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Rules have to make sense, or have to go

August 9, 2012
Gary Andersen, Lee Smith , Fairmont Sentinel

For any and all zoning regulations on a city's books, there should be a good reason. When a rule fails the test, it is time for citizens to take back their government and institute reasonable reforms.

In Fairmont, citizens serving on the zoning appeals board are bucking city staff's recommendations when it comes to at least one front porch variance request. The city requires a 30-foot setback from the front property line for a porch. But given the renewed popularity of front porches, more property owners are looking to add them, setting up more possible conflicts between City Hall and citizens.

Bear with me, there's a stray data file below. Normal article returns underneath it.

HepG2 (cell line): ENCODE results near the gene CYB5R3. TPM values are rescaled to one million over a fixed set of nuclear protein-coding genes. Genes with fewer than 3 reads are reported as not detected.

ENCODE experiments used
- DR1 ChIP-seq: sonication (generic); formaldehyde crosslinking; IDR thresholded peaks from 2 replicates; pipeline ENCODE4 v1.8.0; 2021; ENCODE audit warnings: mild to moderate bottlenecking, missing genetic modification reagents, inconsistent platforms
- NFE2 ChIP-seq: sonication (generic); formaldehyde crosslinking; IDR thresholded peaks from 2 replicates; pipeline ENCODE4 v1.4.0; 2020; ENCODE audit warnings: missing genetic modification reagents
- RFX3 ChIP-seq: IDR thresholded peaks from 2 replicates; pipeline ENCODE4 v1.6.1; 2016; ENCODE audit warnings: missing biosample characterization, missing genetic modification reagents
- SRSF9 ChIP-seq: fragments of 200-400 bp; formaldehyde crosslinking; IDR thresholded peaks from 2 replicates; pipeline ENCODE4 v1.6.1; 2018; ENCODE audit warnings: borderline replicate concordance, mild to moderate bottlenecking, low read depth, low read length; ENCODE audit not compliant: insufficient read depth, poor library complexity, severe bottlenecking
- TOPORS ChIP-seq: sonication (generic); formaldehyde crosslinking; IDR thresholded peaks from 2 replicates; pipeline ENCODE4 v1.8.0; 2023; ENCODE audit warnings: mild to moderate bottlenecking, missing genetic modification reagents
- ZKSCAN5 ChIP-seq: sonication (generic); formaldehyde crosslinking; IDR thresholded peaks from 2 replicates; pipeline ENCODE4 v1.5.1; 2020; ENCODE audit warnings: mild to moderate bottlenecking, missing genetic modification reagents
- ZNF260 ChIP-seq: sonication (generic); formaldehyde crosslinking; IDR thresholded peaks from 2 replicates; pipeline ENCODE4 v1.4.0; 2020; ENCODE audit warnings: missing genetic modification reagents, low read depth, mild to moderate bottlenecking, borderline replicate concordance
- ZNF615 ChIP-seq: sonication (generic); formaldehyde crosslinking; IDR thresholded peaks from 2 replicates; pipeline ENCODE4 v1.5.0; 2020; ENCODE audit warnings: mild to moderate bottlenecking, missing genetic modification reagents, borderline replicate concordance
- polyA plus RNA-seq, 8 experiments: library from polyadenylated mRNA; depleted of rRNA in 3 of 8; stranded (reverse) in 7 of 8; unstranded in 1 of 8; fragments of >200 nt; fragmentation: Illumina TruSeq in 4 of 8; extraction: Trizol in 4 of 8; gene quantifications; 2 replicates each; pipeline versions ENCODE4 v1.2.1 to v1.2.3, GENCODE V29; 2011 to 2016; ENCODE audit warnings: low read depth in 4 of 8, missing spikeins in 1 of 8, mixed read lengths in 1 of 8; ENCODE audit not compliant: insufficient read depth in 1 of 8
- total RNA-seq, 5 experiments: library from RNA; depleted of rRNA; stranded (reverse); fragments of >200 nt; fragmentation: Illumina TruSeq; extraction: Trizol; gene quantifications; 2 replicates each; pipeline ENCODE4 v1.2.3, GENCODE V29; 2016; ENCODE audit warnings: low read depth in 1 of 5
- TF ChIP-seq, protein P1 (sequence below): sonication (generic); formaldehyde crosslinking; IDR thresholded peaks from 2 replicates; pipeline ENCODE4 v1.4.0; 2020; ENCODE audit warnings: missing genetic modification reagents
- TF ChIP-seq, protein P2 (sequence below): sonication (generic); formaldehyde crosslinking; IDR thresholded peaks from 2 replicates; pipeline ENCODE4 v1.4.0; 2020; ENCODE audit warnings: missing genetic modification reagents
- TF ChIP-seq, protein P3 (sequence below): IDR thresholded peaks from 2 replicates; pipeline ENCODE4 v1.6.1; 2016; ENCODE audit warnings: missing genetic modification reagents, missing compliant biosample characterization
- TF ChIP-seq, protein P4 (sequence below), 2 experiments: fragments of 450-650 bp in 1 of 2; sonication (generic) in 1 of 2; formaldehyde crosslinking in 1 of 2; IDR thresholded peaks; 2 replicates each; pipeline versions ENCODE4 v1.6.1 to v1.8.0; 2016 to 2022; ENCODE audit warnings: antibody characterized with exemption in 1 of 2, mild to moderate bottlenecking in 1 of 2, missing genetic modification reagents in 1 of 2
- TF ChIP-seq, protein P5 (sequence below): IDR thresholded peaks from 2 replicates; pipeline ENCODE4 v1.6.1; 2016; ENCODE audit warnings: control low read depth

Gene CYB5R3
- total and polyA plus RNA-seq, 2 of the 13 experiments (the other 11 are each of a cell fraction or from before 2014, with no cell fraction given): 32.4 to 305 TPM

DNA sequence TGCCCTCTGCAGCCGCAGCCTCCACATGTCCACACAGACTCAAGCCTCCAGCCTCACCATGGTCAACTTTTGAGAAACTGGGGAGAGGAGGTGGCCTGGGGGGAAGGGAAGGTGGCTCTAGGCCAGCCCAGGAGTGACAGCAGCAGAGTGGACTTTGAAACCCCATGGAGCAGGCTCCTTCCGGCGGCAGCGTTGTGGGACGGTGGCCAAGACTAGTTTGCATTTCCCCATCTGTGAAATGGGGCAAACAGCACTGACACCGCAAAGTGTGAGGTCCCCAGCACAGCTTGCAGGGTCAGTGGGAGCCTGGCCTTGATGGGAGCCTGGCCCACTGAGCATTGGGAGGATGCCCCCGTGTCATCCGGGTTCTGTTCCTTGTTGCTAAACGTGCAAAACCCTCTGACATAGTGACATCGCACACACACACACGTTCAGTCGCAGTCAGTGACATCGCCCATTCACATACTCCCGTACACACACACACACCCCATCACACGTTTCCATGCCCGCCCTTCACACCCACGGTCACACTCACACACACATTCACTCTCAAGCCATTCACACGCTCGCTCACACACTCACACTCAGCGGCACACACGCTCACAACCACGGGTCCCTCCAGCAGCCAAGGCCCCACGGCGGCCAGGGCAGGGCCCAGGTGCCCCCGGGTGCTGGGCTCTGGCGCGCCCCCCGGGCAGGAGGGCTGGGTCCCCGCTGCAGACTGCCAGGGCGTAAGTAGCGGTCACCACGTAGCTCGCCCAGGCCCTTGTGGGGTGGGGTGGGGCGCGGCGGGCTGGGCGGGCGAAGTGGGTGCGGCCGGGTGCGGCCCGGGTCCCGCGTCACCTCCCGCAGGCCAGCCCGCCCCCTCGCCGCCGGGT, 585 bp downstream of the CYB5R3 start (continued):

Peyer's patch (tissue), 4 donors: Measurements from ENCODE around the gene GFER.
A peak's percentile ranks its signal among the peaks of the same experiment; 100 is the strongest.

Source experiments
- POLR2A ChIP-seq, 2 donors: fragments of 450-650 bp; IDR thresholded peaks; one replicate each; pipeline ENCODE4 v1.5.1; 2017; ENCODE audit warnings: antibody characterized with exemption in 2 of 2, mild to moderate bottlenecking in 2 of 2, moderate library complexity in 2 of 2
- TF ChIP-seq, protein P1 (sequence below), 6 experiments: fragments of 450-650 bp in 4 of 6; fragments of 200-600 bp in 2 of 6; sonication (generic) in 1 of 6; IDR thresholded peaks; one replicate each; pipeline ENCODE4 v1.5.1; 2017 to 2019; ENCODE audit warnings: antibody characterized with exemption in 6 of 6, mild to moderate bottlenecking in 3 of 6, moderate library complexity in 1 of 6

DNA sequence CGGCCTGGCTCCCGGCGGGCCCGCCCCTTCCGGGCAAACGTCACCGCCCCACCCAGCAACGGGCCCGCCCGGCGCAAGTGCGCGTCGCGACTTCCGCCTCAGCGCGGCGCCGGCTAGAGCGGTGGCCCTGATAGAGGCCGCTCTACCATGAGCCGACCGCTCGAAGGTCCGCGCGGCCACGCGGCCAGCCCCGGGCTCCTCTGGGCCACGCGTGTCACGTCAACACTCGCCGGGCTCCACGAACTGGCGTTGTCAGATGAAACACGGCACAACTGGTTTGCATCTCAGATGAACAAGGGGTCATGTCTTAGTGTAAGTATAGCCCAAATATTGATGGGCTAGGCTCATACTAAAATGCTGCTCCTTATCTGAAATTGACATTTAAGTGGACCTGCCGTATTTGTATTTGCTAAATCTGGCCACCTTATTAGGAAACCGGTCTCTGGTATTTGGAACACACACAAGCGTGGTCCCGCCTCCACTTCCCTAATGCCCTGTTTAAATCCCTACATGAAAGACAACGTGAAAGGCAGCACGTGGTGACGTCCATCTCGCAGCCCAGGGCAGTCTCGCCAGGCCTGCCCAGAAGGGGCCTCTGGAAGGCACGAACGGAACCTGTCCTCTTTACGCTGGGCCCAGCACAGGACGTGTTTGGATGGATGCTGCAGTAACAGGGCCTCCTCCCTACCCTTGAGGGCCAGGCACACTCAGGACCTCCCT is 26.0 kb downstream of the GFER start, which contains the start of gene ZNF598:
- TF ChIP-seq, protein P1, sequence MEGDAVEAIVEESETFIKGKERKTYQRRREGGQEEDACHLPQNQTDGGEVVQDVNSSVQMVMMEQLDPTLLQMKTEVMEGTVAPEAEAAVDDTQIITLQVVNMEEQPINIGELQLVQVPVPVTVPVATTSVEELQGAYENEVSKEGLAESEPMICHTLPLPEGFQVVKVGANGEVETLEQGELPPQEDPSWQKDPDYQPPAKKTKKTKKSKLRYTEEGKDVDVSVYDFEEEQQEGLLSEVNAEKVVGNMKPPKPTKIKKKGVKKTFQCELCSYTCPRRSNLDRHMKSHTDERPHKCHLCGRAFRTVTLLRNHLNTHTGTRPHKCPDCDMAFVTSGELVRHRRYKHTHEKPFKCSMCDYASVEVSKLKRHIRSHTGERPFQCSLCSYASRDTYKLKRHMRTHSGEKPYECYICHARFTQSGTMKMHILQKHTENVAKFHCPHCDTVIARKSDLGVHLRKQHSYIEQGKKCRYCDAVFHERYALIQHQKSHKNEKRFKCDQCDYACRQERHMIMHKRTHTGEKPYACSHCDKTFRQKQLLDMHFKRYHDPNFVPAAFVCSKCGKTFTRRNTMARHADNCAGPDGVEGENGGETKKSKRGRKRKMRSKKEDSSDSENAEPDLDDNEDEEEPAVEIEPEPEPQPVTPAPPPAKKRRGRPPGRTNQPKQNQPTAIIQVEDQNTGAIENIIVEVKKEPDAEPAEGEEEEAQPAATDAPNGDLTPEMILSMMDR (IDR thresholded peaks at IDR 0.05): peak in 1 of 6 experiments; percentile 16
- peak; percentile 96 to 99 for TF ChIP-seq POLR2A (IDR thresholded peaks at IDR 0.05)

At the same time, City Administrator Mike Humpal is looking for a bigger solution than granting variances on a case-by-case basis. He is working with the city's planning commission to review the city's setbacks, to see if there is a way to accommodate more porch construction. Other cities - facing the same issue - are allowing residents to build porches into the setbacks.

We believe citizens and City Hall can find a solution to this issue. There may be reasons to limit how close to a front property line someone can build. These include line of sight concerns, by neighbors and drivers, as well as the aesthetics of a neighborhood. But when it's clear that these issues are not in play and that the rules are simply being enforced for their own sake, it's time to suggest City Hall exists to serve citizens, not to quash their desires.

 
 

 

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